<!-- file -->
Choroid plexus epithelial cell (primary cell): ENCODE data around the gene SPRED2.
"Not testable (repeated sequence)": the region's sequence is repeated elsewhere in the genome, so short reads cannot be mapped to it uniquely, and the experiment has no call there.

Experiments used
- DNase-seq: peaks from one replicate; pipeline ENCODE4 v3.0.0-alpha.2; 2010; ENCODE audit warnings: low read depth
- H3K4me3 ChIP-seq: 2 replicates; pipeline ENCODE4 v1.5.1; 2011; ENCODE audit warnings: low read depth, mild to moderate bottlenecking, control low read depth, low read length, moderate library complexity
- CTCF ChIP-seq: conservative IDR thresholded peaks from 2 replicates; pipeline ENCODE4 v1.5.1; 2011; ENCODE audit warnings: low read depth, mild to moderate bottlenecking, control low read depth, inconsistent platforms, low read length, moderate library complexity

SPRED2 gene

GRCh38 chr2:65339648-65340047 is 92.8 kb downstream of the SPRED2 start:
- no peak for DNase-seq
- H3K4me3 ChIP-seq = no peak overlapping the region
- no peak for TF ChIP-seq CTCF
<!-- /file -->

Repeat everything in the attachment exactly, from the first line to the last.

Choroid plexus epithelial cell (primary cell): ENCODE data around the gene SPRED2.
"Not testable (repeated sequence)": the region's sequence is repeated elsewhere in the genome, so short reads cannot be mapped to it uniquely, and the experiment has no call there.

Experiments used
- DNase-seq: peaks from one replicate; pipeline ENCODE4 v3.0.0-alpha.2; 2010; ENCODE audit warnings: low read depth
- H3K4me3 ChIP-seq: 2 replicates; pipeline ENCODE4 v1.5.1; 2011; ENCODE audit warnings: low read depth, mild to moderate bottlenecking, control low read depth, low read length, moderate library complexity
- CTCF ChIP-seq: conservative IDR thresholded peaks from 2 replicates; pipeline ENCODE4 v1.5.1; 2011; ENCODE audit warnings: low read depth, mild to moderate bottlenecking, control low read depth, inconsistent platforms, low read length, moderate library complexity

SPRED2 gene

GRCh38 chr2:65339648-65340047 is 92.8 kb downstream of the SPRED2 start:
- no peak for DNase-seq
- H3K4me3 ChIP-seq = no peak overlapping the region
- no peak for TF ChIP-seq CTCF